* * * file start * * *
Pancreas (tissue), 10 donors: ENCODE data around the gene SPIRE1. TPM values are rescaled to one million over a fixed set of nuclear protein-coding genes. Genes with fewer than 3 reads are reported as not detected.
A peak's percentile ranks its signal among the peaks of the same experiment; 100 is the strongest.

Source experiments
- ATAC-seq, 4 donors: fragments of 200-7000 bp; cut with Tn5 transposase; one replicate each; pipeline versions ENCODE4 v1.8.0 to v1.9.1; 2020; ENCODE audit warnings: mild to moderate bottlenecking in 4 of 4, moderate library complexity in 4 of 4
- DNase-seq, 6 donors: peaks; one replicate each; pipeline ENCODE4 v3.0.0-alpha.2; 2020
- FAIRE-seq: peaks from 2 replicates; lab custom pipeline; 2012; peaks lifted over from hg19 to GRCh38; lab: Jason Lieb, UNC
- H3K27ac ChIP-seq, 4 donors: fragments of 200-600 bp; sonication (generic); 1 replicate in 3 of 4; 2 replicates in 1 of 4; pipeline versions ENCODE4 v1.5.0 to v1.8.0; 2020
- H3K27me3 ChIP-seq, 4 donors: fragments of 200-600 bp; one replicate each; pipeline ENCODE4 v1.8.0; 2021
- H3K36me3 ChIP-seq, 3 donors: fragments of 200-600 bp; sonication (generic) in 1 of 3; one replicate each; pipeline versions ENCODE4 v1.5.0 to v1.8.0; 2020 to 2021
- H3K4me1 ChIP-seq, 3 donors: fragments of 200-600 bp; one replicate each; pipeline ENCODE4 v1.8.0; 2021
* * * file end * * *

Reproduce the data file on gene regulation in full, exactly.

Pancreas (tissue), 10 donors: ENCODE data around the gene SPIRE1. TPM values are rescaled to one million over a fixed set of nuclear protein-coding genes. Genes with fewer than 3 reads are reported as not detected.
A peak's percentile ranks its signal among the peaks of the same experiment; 100 is the strongest.

Source experiments
- ATAC-seq, 4 donors: fragments of 200-7000 bp; cut with Tn5 transposase; one replicate each; pipeline versions ENCODE4 v1.8.0 to v1.9.1; 2020; ENCODE audit warnings: mild to moderate bottlenecking in 4 of 4, moderate library complexity in 4 of 4
- DNase-seq, 6 donors: peaks; one replicate each; pipeline ENCODE4 v3.0.0-alpha.2; 2020
- FAIRE-seq: peaks from 2 replicates; lab custom pipeline; 2012; peaks lifted over from hg19 to GRCh38; lab: Jason Lieb, UNC
- H3K27ac ChIP-seq, 4 donors: fragments of 200-600 bp; sonication (generic); 1 replicate in 3 of 4; 2 replicates in 1 of 4; pipeline versions ENCODE4 v1.5.0 to v1.8.0; 2020
- H3K27me3 ChIP-seq, 4 donors: fragments of 200-600 bp; one replicate each; pipeline ENCODE4 v1.8.0; 2021
- H3K36me3 ChIP-seq, 3 donors: fragments of 200-600 bp; sonication (generic) in 1 of 3; one replicate each; pipeline versions ENCODE4 v1.5.0 to v1.8.0; 2020 to 2021
- H3K4me1 ChIP-seq, 3 donors: fragments of 200-600 bp; one replicate each; pipeline ENCODE4 v1.8.0; 2021